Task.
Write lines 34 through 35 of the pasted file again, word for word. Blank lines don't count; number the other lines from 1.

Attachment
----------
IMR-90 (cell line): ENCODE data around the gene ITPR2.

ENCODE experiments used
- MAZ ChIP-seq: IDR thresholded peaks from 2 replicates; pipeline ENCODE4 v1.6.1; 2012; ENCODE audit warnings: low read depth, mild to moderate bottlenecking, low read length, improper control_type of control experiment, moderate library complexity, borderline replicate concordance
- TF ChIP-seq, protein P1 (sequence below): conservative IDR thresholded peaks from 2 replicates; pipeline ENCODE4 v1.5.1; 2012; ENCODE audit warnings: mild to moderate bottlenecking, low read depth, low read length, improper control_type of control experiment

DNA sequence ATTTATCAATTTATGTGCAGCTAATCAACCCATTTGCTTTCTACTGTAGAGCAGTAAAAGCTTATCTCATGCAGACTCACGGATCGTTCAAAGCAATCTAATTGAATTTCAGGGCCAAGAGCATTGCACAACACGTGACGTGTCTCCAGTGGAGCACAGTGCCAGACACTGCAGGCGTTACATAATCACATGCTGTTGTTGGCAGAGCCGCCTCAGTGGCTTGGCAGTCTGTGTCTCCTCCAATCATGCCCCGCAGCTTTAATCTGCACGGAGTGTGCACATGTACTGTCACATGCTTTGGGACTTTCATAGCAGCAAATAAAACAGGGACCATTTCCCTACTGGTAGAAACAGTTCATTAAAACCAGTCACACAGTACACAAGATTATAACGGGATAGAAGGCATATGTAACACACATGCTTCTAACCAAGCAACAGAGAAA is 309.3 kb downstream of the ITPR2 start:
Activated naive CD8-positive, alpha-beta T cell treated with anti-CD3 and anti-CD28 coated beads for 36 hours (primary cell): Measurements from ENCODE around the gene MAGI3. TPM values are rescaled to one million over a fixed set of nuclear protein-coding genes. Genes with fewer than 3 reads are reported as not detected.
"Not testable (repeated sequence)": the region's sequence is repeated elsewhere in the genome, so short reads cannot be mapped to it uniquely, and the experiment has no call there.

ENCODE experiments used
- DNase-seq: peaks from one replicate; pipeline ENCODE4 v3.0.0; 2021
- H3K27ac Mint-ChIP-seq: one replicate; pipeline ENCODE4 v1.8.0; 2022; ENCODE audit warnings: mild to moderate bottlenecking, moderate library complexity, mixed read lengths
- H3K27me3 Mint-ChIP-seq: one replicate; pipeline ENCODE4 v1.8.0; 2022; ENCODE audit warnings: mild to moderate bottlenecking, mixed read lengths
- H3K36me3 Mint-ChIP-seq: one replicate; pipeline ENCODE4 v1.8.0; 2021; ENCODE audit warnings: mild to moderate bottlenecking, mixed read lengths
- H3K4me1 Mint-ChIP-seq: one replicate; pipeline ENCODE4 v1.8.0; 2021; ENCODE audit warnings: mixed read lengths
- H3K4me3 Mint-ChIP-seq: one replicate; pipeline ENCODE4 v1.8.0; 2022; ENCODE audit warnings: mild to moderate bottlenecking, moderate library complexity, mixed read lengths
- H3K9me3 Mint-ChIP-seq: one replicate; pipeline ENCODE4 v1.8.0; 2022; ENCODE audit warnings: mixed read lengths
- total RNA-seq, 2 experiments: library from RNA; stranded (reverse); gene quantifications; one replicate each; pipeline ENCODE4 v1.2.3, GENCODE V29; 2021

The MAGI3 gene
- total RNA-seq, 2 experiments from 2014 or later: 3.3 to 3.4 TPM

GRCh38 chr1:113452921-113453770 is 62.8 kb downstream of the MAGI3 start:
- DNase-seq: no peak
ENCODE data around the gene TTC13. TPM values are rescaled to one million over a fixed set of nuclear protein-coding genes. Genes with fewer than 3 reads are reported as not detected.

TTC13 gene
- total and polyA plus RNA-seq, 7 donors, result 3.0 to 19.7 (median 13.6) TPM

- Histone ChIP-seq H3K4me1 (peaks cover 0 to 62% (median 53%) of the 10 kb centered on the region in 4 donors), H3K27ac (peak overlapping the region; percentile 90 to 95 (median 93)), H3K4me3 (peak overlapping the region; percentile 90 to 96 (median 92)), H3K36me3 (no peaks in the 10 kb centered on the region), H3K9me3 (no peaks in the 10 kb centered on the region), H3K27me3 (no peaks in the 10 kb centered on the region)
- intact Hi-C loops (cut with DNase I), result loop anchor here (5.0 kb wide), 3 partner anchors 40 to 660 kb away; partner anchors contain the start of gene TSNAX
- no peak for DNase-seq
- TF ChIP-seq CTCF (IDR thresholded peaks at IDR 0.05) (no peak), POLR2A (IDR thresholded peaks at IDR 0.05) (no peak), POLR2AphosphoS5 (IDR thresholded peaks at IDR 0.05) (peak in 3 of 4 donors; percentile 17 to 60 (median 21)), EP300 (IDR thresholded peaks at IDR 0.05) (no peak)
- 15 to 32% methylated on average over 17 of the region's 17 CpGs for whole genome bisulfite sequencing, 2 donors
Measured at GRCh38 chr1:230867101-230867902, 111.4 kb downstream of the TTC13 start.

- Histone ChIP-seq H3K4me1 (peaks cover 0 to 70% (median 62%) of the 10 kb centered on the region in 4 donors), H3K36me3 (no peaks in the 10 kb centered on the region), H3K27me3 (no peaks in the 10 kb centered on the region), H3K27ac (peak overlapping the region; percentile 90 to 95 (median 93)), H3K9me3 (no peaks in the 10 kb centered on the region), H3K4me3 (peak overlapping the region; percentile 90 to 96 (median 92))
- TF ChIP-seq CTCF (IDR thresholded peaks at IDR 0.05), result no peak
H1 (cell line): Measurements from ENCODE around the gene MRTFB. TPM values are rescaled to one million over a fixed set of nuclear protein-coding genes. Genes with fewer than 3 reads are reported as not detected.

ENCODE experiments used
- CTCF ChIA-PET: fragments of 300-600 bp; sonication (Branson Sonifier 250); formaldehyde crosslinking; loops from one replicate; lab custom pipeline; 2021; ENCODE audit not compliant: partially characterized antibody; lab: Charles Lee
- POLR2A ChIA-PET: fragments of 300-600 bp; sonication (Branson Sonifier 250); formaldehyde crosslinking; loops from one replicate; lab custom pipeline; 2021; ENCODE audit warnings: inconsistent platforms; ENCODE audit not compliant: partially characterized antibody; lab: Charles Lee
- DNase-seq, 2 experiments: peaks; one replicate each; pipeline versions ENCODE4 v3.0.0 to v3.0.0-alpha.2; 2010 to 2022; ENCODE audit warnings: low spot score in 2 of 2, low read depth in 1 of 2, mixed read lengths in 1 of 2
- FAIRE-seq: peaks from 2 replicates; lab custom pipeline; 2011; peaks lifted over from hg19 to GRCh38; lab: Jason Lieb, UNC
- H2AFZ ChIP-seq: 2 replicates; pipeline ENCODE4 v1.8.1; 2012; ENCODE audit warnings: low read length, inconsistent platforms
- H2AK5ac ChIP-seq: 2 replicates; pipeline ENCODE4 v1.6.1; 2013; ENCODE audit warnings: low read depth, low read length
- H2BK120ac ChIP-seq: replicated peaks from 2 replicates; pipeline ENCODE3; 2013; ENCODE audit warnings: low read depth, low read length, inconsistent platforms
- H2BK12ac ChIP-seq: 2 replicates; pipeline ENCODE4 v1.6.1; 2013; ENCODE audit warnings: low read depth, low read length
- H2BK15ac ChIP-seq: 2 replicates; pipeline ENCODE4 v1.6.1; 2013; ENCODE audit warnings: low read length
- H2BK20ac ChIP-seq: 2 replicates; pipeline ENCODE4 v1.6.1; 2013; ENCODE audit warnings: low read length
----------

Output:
- CTCF ChIA-PET: fragments of 300-600 bp; sonication (Branson Sonifier 250); formaldehyde crosslinking; loops from one replicate; lab custom pipeline; 2021; ENCODE audit not compliant: partially characterized antibody; lab: Charles Lee
- POLR2A ChIA-PET: fragments of 300-600 bp; sonication (Branson Sonifier 250); formaldehyde crosslinking; loops from one replicate; lab custom pipeline; 2021; ENCODE audit warnings: inconsistent platforms; ENCODE audit not compliant: partially characterized antibody; lab: Charles Lee